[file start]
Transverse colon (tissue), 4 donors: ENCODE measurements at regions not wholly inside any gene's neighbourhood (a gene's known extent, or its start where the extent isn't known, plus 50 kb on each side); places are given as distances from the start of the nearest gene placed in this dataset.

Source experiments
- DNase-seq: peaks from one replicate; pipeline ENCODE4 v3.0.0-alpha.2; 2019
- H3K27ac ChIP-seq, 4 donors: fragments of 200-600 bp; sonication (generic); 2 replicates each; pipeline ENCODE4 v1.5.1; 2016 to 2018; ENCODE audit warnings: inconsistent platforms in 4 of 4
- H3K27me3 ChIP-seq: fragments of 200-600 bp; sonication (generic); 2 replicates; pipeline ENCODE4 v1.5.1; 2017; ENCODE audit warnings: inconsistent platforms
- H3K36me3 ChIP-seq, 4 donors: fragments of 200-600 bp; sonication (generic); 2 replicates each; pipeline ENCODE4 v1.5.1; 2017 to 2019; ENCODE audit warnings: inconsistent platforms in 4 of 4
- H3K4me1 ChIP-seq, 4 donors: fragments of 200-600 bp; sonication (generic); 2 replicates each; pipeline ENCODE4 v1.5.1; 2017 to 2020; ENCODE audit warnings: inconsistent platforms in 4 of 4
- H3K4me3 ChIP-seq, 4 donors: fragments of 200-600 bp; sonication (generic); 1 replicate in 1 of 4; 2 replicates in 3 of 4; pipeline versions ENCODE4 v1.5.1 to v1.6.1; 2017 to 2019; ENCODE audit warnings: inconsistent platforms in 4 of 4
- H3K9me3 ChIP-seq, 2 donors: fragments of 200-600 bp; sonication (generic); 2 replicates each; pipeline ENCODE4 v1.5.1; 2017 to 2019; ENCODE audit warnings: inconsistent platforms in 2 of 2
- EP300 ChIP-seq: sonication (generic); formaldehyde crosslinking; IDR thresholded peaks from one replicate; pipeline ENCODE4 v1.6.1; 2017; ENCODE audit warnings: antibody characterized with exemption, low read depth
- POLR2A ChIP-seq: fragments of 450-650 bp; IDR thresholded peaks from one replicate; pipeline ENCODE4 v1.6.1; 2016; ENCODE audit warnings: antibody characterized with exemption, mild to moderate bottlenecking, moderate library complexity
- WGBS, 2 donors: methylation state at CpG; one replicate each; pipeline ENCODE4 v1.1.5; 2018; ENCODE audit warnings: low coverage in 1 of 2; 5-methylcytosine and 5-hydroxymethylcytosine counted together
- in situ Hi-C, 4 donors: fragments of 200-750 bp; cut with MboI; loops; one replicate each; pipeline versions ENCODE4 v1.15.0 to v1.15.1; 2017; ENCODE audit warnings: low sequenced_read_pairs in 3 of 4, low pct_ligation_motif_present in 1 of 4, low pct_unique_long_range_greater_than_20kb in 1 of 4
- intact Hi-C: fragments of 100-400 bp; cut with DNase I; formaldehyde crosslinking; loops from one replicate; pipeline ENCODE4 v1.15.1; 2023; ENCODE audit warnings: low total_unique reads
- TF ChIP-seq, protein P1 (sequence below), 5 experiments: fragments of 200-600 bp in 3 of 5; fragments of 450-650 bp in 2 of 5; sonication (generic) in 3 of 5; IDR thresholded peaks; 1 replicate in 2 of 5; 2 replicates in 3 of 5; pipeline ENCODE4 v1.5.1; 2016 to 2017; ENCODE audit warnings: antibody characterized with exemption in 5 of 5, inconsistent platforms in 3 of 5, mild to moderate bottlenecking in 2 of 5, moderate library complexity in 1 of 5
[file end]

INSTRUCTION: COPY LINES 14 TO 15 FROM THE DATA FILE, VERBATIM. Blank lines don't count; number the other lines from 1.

- intact Hi-C: fragments of 100-400 bp; cut with DNase I; formaldehyde crosslinking; loops from one replicate; pipeline ENCODE4 v1.15.1; 2023; ENCODE audit warnings: low total_unique reads
- TF ChIP-seq, protein P1 (sequence below), 5 experiments: fragments of 200-600 bp in 3 of 5; fragments of 450-650 bp in 2 of 5; sonication (generic) in 3 of 5; IDR thresholded peaks; 1 replicate in 2 of 5; 2 replicates in 3 of 5; pipeline ENCODE4 v1.5.1; 2016 to 2017; ENCODE audit warnings: antibody characterized with exemption in 5 of 5, inconsistent platforms in 3 of 5, mild to moderate bottlenecking in 2 of 5, moderate library complexity in 1 of 5